The Hawthorne Effect: The Study of Employee Productivity Video

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  • 0:04 Social Context
  • 2:14 Hawthorne Effect
  • 3:35 Hawthorne Studies
  • 5:46 Hawthorne Studies' Legacy
  • 6:47 Lesson Summary
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Lesson Transcript
Instructor: Sherri Hartzell

Sherri has taught college business and communication courses. She also holds three degrees including communications, business, educational leadership/technology.

Does your behavior change when you think people are watching? This lesson describes the purpose and findings of the Hawthorne studies and their contribution to the practice of management.

Social Context of Work Environments

Meet Tom. He is a young college graduate who was hired at Trekkie Technology about six months ago. Tom is miserable at Trekkie because he cannot stand the people that he works with. Jim is a pompous jerk, Mary is a constant complainer, Sarah spends more time gossiping than working and Tom's boss, Bill, is never around when Tom needs him. Instead of focusing on his job, Tom spends much of his workday distracted, trying to keep his emotions in check so that he does not tell his coworkers what he really thinks of them. Needless to say, Tom avoids these people at all costs, which is relatively easy due to his coworkers' preoccupations with themselves and others keeping them away from their desks.

Meet Jenny. She was in Tom's graduating class but is employed at The Force Technology, a direct competitor of Trekkie Technology. Unlike Tom, Jenny loves her job, especially because of the people she works with. Jenny has always found The Force to be a great place to work because her coworkers and manager are supportive and work together to help each other succeed. Jenny's manager, Irene, considers herself a part of the team and even shares the same workspace as her subordinates. Jenny is able to focus on her work and ask questions when needed and is highly productive as a result.

What makes Tom and Jenny so different? They both graduated from the same school. They both work for technology companies. However, what is clearly different is the social context in which they perform their work. Tom works in a distracting, negative work environment, whereas Jenny works in a supportive and inspiring work environment. Productivity is directly affected by these work environments. For Tom, productivity is diminished, but for Jenny productivity increases.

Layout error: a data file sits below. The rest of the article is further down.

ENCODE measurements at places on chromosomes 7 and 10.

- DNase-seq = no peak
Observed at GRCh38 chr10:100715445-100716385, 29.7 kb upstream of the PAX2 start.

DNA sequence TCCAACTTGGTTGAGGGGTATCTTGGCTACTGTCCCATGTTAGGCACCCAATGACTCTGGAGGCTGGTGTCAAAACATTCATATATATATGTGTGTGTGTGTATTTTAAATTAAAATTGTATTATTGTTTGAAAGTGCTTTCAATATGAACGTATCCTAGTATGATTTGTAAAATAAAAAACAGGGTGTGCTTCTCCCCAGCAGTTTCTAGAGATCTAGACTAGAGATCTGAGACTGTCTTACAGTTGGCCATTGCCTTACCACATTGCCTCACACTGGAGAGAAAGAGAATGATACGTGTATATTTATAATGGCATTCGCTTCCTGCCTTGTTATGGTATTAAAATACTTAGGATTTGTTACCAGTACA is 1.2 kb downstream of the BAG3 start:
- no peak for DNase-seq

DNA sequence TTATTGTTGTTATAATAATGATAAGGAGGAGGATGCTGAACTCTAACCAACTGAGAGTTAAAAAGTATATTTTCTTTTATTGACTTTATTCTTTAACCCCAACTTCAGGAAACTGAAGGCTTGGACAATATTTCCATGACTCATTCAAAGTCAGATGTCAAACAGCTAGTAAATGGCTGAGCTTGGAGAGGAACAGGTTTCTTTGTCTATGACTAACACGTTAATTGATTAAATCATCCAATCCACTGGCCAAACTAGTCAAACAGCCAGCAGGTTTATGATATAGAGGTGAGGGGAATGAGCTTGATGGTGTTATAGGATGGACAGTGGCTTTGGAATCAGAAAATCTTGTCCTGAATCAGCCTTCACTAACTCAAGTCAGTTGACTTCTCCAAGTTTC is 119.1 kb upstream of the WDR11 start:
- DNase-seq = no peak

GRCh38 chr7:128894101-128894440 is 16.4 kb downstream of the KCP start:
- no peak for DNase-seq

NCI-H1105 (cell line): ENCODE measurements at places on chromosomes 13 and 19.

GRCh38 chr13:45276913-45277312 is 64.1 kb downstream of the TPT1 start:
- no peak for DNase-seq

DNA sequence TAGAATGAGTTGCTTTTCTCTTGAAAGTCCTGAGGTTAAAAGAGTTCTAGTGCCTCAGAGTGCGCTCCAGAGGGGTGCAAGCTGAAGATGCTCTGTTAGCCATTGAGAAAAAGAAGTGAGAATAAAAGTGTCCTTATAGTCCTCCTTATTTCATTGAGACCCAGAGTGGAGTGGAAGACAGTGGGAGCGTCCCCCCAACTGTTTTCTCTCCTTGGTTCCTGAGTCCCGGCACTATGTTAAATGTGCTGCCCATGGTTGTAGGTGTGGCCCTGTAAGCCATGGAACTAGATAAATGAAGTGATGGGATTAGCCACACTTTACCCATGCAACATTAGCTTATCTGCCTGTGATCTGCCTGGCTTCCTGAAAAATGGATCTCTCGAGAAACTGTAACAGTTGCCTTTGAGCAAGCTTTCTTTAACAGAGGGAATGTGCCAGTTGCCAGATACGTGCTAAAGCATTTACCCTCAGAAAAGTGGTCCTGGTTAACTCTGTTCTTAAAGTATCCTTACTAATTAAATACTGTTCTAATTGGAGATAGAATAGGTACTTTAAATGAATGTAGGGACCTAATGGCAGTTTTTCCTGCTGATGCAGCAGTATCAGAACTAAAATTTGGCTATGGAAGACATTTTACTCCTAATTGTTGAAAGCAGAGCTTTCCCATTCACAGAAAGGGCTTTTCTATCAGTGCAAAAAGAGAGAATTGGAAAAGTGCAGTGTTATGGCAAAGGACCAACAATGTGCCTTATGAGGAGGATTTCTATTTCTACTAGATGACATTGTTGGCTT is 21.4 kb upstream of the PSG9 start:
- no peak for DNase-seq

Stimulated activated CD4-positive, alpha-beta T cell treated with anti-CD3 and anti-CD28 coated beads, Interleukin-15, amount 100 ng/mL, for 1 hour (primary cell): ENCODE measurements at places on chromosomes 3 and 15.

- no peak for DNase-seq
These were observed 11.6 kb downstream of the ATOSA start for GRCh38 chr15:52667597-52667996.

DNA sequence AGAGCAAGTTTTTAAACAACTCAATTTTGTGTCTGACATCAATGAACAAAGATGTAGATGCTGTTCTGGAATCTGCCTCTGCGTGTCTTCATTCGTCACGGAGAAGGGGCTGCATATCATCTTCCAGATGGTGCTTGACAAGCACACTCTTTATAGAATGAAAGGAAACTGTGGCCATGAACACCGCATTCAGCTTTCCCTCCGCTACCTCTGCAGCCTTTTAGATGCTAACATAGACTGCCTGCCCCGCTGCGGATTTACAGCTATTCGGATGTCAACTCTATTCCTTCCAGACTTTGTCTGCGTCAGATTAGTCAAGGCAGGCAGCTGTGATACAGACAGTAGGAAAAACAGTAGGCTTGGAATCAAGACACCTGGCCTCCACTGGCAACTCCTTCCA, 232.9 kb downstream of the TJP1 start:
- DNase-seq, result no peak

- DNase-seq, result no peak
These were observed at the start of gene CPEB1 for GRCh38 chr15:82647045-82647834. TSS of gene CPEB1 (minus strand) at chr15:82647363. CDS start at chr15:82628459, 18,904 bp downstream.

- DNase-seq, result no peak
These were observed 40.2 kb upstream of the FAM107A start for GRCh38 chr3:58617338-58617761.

The Hawthorne Effect

The correlation between the social context of a workplace environment and employee productivity can best be understood by examining the Hawthorne effect.

The Hawthorne effect is a psychological phenomenon in which participants in behavioral studies change their behavior or performance in response to being observed by the individual conducting the study. In the workplace, the Hawthorne effect can explain how the more attention an employee receives from managers, coworkers and customers, the higher the level of effort and employee productivity. Essentially, productivity increases when employees think that they are being watched or observed closely.

If we go back to our example of Tom, his manager was never around when Tom needed him, and his coworkers were more interested in themselves or gathering the latest gossip on others. This allowed for Tom's productivity to decline. However, Jenny's work environment was much different in that she worked closely with her coworkers and manager, a factor that Jenny felt increased her level of productivity. Because Jenny worked collaboratively with her coworkers and manager, she felt a sense of teamwork and common purpose.

The Hawthorne Studies

The term 'Hawthorne effect' was derived from the location where the phenomenon was first witnessed during a series of experiments: Hawthorne, Illinois. What are commonly known as 'the Hawthorne experiments' consisted of two studies conducted at the Western Electric Company's Hawthorne Works, just outside of Chicago, from 1924 to 1932. The Hawthorne studies were designed to find ways to increase worker productivity.

Up until this point, the focus of increasing productivity in workers was based on Frederick Taylor's work in finding the best possible way to perform a task and using financial rewards as incentives to increase employee motivation. The Hawthorne experiments were along those same lines.

The first experiment, conducted by a group of engineers, looked at what effects lighting levels had on employee performance at Western Electric. The results of the study showed that even as lighting levels decreased, employee performance continued to increase - that is, until the workers could no longer see, after which productivity naturally declined.

Mayo and Roethlisberger conducted the second Hawthorne experiment
The Hawthorne Studies Authors

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